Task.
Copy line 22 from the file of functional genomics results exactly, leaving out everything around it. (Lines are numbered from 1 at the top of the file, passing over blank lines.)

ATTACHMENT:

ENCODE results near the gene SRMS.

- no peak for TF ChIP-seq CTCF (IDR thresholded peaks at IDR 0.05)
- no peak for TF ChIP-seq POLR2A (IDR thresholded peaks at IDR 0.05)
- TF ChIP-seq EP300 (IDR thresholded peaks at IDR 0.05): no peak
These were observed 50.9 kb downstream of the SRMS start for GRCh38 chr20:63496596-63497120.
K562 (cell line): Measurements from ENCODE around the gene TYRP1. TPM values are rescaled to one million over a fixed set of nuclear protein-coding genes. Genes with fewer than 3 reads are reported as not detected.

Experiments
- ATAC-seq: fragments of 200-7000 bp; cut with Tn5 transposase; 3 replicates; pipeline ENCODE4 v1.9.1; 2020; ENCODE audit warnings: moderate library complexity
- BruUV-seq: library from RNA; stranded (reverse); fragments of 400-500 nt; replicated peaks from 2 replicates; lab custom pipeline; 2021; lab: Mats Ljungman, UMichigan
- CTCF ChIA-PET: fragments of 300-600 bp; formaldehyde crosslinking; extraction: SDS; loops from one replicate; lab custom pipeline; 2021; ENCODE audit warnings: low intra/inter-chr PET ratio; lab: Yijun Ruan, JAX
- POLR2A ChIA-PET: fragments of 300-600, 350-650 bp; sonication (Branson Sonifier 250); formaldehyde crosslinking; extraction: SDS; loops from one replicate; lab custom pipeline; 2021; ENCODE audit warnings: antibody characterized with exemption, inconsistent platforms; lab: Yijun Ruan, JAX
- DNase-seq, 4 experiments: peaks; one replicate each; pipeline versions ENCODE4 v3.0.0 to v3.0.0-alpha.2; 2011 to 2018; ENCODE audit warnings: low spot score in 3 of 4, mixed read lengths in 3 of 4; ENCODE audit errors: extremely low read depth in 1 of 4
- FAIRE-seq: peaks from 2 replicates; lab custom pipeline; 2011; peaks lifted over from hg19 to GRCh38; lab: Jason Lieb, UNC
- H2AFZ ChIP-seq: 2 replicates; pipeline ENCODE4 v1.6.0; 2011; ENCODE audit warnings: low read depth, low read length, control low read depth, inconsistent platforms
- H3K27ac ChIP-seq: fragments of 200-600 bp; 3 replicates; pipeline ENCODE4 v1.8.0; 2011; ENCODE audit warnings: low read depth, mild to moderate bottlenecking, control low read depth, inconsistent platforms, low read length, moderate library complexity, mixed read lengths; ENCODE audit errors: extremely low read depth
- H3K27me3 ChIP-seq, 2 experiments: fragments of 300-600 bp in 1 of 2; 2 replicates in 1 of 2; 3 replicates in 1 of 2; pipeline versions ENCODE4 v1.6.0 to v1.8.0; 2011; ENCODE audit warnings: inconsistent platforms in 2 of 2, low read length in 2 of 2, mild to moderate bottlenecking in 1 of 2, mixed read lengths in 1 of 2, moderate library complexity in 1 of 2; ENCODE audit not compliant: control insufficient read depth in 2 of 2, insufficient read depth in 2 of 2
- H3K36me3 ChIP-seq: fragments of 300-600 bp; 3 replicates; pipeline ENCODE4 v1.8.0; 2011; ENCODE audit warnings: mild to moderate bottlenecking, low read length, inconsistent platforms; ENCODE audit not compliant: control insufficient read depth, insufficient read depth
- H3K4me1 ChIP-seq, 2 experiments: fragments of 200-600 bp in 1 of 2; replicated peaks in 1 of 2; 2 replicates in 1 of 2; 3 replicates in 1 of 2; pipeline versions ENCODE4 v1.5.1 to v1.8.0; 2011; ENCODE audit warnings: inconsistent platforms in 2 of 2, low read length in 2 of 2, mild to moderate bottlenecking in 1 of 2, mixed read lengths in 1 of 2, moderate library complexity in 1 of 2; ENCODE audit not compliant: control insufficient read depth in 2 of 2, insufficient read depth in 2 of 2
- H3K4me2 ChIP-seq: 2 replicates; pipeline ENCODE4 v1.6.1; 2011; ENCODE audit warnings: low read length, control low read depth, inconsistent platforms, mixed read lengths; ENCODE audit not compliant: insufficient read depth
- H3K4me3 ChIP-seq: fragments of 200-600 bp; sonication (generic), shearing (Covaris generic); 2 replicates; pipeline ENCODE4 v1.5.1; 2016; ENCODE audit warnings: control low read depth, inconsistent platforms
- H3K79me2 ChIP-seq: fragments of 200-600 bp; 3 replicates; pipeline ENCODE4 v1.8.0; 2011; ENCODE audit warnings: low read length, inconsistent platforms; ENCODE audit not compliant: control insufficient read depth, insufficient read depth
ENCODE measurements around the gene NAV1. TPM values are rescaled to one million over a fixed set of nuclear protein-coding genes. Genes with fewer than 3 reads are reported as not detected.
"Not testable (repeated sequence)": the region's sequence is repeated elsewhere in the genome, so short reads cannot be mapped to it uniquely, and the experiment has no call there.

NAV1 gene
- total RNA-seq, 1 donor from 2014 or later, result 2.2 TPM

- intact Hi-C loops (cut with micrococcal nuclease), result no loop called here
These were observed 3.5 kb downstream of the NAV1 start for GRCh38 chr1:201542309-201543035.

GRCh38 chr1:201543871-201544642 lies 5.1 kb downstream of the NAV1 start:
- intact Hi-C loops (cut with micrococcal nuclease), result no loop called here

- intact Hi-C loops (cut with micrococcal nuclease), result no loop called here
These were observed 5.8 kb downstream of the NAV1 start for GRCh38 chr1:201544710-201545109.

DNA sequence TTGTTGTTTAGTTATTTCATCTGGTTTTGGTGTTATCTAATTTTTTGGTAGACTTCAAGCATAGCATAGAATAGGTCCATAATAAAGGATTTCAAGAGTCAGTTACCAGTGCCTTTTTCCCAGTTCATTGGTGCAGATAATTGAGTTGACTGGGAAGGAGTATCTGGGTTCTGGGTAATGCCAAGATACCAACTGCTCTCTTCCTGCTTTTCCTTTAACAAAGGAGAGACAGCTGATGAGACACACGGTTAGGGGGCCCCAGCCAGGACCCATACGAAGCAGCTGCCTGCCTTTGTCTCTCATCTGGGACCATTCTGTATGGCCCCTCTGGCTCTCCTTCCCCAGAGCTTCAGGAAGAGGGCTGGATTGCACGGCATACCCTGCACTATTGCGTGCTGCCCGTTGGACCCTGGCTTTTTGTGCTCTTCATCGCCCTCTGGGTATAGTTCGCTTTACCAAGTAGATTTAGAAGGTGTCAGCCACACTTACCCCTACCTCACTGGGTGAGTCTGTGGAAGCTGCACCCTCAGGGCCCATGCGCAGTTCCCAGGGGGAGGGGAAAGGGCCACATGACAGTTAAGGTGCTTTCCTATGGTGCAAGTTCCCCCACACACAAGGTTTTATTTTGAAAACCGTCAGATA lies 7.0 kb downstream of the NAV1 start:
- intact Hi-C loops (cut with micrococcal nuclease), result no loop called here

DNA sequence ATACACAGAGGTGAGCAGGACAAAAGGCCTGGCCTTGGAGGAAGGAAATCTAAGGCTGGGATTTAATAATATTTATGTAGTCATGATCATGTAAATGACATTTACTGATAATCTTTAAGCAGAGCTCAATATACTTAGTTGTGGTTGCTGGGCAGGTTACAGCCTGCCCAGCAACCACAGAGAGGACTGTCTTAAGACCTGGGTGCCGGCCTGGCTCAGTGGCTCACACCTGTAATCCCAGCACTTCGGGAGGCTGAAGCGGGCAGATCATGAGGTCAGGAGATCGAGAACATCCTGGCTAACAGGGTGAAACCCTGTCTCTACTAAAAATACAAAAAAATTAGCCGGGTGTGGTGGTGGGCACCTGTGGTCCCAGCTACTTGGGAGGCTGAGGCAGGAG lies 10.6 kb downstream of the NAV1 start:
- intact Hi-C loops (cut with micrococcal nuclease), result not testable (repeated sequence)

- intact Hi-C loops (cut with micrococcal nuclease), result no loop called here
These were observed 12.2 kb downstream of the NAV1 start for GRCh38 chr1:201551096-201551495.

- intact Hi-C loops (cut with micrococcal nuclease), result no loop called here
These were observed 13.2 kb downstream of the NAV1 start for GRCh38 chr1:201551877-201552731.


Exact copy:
ENCODE measurements around the gene NAV1. TPM values are rescaled to one million over a fixed set of nuclear protein-coding genes. Genes with fewer than 3 reads are reported as not detected.